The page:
The parade continued. Some people rode on trucks. Most walked. It was a long march. It was crowded, and it was hot. But no one seemed to mind.
A friend said to me, “This is what the revolution is all about.” And it was. And it is. Revolutionary spirit replaced empty slogans and obtuse rhetoric. It became obvious what people could do with themselves if they didn’t have to work; it was obvious in a way that could never come out of a debate. People were doing it. People were enjoying themselves and each other, and there was no way the pigs could break that spirit. There was nothing the pigs could do except keep a watchful eye. The people went right on. Danced in the streets and made love. Saw old friends they hadn’t seen in years. Boys took off their shirts; girls took off their bras. A few really liberated girls took off their shirts too. Sun on skin enjoyed irrespective of sex.
In the late afternoon people made their way back to the People’s Park Annex from which the parade had started. Children were again playing in the sand. Little unconcerned, bare-assed girls stooping over, filling their pails with sand and photographers snapping their pics. Two little girls swinging, one telling the other, “This is the people’s park. It’s for all the people. It’s a people’s park. It is. It is.” Children knew what was happening, and wide-eyed babies took it all in.
People taking up collections for wine. A truck rolled in, and a band played. An amateurish rabble-rouser tried to do his thing between tunes: “Do you love me?” Crowd: “Yeah, we love you.” “I love you too.”
Spontaneously, people created their own band. It was a rhythmic tour de force. People beat on bottles, cans, drums, the metal ventilator grating on the sidewalk beneath which the BART technology had been installed. Metal on metal. Wood on wood. Skin on skin. People scraped with rakes, beat with shovels, stirred, mixed and dug, acting out the drama of work, of building their park, now in fun, in play, in rhythm. People tapped, beat, pounded. And the rhythm never stopped well into the night. Only the rhythm section changed to protect the weary. As soon as one person laid down his instrument, there was another to take it up.
It was a tribal, ritualistic, communal, even primitive atmosphere. Back to the roots. A celebration of life. People stomped, shouted, danced. A cloud of dust lifted and mixed with the smell of sweat. People passed around bread and carrots and more wine. One cat was embracing everyone in sight, telling them how much he loved them. “I love you.” He loved so much that he wasn’t able to make it to the People’s Park and urinated right through the BART ventilator grating. No one paid any special attention. It was People’s Park and, so long as you didn’t do anything injurious to people, you could do your thing, whatever it was.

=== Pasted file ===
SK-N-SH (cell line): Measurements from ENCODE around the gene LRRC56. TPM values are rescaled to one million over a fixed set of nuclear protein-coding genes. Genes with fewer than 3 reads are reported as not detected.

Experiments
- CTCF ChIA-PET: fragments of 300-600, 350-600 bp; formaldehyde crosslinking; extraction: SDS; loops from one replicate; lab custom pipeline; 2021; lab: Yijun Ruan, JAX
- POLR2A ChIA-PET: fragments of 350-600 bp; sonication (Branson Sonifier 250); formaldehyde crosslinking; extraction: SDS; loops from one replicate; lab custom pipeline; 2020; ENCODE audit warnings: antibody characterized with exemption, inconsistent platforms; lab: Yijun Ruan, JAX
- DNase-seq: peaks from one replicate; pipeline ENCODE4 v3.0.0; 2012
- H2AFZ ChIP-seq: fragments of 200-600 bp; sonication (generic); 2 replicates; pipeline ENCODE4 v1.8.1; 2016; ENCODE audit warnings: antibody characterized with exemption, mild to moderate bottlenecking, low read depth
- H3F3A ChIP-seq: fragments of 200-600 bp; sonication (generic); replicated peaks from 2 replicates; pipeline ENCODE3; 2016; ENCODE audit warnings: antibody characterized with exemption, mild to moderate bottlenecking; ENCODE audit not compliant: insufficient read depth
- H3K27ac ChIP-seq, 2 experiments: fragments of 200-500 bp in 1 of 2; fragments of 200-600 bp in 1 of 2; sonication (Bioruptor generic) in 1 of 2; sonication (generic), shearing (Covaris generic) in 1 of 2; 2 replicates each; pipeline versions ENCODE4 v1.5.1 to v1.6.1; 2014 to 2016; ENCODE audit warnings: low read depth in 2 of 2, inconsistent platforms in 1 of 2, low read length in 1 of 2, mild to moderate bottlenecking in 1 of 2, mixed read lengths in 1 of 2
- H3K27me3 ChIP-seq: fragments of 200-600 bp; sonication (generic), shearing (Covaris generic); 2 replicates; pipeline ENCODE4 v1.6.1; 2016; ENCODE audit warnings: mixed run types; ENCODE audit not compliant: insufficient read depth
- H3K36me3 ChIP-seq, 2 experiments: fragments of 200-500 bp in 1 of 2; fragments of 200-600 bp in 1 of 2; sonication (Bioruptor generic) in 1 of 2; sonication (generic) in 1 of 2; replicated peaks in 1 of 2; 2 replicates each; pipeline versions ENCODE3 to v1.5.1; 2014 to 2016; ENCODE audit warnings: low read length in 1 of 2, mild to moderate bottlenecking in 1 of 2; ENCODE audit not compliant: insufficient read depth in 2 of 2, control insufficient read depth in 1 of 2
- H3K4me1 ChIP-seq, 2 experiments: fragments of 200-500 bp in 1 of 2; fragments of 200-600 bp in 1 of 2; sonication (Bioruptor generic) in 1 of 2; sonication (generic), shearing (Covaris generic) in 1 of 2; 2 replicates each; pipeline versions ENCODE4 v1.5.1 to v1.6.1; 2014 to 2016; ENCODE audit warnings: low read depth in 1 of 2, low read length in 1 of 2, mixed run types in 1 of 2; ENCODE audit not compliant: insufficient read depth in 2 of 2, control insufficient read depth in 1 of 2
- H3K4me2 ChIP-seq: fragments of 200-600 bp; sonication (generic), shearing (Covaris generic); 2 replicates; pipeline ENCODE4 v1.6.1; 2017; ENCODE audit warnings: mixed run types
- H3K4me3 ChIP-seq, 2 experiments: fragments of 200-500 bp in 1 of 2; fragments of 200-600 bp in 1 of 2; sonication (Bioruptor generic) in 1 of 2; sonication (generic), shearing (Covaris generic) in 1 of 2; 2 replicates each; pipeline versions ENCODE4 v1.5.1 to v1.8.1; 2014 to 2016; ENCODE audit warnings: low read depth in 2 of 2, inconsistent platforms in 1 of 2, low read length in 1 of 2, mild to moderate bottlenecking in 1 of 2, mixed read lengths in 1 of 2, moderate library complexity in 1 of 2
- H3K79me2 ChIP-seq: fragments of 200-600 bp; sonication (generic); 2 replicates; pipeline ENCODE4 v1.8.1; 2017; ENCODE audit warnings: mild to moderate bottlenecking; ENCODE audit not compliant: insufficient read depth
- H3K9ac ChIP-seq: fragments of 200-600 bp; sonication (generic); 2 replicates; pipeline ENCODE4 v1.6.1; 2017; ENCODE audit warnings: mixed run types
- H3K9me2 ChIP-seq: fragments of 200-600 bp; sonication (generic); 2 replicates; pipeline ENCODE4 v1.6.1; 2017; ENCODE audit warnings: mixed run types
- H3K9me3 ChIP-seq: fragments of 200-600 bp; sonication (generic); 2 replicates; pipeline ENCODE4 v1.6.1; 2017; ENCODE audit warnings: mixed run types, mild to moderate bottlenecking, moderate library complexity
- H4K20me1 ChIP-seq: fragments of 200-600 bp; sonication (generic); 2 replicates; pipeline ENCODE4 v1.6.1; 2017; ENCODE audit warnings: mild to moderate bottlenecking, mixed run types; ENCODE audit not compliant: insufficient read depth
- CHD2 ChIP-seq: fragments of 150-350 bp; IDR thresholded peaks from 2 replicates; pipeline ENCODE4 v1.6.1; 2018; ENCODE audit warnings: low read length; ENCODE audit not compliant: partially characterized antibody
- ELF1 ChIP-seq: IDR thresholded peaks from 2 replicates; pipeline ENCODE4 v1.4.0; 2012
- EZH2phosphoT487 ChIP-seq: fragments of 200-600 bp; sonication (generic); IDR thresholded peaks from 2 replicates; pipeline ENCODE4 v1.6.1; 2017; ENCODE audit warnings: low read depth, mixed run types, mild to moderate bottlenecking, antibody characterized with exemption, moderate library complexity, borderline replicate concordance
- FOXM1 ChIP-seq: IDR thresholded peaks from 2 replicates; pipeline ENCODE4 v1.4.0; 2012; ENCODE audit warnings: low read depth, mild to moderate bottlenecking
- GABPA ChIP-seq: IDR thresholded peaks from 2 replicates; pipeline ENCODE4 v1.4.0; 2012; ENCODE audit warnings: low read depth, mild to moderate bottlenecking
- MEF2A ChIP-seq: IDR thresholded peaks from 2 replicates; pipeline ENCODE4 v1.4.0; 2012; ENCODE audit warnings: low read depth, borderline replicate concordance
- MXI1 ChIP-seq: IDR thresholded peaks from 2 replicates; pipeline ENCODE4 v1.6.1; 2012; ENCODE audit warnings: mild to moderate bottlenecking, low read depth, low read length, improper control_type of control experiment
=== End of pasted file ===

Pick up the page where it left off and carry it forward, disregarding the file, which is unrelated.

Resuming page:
Some cats took off all their clothes and danced in the nude. The rhythm was everywhere. The people moved rhythmically everywhere. The rhythm moved the people everywhere. Rhythm permeated the crowd.
There was a peculiar American drama being acted out at People’s Park. People worked together to settle this country. Now people were working together to humanize it. The sod brothers and sisters of Telegraph Avenue had their foes just as the sod busters of Oklahoma had theirs – the cattle punchers. We’ve all seen movies about the rivalry between the sod busters and the cow punchers. Now we’re seeing the reality of the sod brothers versus the people punchers. Now we’re seeing punchers – the pigs. It’s back to the land for the sod brothers and sisters, and, as Malcolm X said, “Revolution is based on land.”
Some people say the revolution will never work because it doesn’t take into account human nature, but the Berkeley experience flies in the face of such assertions. 30,000 people were engaged in a common endeavor, and people worked and people had fun together. There was not one fight. Not one baby cried. And that is a good check on the vibrations: a look at the children’ s faces. Human nature asserted itself in Berkeley despite all our parents taught us, despite all we learned in school, despite the competitive system we were brought up in. Human nature went against the grain of society in order to rear its beautiful head. A friend said to me, “Wouldn’t it be beautiful if society was attuned and geared to the life people are living today, if it encouraged life instead of fighting against it?”
There is no time to lose. Let a thousand People’s Parks blossom.
Editor’s Note: Here’s a collage of 16 mm film shot in 1969 in Berkeley, transferred to video by Fred Fisher. It gives a real feel for the times. There is no sound on the video…. Suggested soundtrack: For What It’s Worth – Buffalo Springfield, 1967, Chimes of Freedom – The Byrds (Bob Dylan), 1965, People Got to Be Free – The Young Rascals, 1968